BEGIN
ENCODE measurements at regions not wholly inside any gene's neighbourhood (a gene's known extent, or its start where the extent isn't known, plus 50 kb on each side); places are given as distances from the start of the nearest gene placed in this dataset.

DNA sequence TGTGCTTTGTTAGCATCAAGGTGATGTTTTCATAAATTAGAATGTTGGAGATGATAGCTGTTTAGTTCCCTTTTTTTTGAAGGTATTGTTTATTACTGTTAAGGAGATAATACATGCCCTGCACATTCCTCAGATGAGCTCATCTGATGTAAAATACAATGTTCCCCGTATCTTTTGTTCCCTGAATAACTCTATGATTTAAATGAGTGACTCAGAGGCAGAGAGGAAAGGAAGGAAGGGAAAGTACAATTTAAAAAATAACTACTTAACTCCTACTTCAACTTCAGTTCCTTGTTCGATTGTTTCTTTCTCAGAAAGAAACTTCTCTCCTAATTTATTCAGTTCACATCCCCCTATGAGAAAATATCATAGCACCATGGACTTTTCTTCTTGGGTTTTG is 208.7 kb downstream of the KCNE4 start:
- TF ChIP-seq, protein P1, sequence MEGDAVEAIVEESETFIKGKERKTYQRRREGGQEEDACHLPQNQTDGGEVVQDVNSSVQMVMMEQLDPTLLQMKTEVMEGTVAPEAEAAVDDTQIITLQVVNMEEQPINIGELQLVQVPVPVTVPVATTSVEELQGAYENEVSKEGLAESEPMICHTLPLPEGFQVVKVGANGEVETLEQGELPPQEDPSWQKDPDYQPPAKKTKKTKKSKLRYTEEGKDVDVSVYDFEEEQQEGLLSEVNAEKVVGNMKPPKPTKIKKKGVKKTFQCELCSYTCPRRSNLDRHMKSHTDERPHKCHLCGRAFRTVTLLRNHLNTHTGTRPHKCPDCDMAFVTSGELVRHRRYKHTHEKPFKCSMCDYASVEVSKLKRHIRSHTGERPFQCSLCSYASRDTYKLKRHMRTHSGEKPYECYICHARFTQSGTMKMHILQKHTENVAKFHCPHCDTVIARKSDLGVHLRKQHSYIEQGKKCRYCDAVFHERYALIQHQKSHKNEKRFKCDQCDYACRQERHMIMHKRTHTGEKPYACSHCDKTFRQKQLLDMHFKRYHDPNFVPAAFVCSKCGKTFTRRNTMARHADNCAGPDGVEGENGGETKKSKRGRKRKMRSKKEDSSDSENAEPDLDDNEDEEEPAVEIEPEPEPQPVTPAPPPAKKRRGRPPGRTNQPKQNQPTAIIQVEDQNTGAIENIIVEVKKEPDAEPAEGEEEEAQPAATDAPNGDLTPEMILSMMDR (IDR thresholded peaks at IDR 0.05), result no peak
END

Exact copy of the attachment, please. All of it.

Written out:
ENCODE measurements at regions not wholly inside any gene's neighbourhood (a gene's known extent, or its start where the extent isn't known, plus 50 kb on each side); places are given as distances from the start of the nearest gene placed in this dataset.

DNA sequence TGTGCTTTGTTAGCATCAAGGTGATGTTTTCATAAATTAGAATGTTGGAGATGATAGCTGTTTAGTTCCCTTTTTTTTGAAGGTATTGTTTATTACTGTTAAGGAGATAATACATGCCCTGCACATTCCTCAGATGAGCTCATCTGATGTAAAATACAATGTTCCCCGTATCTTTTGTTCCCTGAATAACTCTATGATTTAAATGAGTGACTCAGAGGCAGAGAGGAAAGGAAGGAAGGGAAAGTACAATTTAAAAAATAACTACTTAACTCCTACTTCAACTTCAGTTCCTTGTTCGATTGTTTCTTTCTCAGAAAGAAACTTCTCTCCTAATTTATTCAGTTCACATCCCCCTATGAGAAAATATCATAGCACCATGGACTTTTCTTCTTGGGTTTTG is 208.7 kb downstream of the KCNE4 start:
- TF ChIP-seq, protein P1, sequence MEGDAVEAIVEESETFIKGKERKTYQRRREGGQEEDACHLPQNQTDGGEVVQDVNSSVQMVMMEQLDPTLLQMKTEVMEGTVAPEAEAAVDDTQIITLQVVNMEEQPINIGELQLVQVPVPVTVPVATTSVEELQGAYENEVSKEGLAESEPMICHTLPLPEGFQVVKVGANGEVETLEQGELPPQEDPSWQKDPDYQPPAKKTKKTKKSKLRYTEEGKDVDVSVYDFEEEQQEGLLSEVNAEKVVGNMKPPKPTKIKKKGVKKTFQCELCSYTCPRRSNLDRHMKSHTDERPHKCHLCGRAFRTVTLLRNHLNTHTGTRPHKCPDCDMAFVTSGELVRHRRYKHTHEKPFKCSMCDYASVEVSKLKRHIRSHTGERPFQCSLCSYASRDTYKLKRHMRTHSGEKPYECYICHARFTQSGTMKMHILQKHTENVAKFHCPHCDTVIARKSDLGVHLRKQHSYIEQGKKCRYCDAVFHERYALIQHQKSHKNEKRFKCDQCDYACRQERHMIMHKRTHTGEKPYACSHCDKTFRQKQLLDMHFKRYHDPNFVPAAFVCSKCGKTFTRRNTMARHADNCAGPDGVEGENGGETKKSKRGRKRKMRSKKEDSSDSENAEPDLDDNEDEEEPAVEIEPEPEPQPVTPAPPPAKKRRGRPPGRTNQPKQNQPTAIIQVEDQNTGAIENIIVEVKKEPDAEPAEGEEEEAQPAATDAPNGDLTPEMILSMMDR (IDR thresholded peaks at IDR 0.05), result no peak